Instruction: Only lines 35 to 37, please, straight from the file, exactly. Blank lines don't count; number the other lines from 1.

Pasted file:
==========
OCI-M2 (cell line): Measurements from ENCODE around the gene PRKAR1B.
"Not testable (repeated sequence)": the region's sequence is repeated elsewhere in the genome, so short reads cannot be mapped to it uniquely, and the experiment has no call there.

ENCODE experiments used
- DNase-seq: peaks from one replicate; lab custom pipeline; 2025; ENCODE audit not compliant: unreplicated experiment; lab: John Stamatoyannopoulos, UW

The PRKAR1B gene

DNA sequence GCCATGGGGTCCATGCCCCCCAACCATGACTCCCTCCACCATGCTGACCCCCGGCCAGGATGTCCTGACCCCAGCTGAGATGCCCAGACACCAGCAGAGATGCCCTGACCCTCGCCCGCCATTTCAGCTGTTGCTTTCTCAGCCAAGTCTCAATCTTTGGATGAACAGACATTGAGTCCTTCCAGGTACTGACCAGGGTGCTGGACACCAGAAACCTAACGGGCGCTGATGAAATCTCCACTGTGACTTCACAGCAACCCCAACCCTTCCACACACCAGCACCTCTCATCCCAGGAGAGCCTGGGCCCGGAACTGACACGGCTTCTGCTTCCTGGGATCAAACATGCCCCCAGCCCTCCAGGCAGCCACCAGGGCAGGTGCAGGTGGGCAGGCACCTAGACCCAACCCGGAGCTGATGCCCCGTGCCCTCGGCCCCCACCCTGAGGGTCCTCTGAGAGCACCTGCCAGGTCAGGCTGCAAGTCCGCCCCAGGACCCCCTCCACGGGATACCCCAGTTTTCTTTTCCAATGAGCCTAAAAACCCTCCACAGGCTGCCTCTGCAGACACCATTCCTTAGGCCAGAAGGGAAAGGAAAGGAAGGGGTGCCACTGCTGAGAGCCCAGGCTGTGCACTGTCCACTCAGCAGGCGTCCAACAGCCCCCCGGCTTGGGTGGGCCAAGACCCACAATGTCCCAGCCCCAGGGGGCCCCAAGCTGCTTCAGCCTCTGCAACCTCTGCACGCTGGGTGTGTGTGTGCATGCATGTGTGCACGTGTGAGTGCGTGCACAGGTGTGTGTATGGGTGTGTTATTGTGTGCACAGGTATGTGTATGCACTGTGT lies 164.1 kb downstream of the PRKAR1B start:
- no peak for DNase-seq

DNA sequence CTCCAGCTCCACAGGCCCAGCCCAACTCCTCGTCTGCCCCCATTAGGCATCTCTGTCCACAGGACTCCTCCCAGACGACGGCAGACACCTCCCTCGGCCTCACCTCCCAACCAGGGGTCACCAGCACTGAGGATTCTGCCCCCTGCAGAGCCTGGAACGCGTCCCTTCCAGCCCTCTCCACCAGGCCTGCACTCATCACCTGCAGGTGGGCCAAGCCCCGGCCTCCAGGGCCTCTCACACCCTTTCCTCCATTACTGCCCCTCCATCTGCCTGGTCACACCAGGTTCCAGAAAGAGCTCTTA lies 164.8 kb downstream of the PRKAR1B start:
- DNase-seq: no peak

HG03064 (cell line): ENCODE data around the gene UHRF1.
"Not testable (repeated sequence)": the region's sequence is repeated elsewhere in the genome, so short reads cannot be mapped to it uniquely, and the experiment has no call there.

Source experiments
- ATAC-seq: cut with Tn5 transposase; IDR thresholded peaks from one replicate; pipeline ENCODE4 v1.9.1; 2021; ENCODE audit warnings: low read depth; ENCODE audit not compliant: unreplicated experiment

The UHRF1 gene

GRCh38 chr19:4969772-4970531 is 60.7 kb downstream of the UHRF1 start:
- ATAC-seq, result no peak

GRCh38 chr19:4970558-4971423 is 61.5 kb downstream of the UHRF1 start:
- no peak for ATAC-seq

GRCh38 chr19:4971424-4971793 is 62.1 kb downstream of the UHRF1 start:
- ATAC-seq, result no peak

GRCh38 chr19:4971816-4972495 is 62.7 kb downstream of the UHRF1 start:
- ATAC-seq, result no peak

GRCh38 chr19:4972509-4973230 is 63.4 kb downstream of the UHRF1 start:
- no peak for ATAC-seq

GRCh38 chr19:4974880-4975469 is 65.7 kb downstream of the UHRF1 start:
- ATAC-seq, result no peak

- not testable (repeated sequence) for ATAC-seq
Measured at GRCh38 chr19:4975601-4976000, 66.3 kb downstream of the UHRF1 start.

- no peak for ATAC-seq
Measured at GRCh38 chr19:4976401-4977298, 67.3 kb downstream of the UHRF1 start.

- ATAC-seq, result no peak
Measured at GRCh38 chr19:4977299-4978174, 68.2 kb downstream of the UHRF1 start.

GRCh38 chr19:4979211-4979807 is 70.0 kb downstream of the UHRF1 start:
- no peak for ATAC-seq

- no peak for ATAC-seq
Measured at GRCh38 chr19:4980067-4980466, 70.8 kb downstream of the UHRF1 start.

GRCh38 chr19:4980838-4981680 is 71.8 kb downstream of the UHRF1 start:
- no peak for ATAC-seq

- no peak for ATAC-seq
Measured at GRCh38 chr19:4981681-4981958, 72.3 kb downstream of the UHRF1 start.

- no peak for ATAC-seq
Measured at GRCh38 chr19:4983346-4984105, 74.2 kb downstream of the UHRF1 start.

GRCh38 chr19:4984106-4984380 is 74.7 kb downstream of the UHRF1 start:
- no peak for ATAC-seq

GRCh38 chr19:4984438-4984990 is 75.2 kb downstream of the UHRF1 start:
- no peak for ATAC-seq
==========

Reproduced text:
- no peak for ATAC-seq
Measured at GRCh38 chr19:4980067-4980466, 70.8 kb downstream of the UHRF1 start.

GRCh38 chr19:4980838-4981680 is 71.8 kb downstream of the UHRF1 start: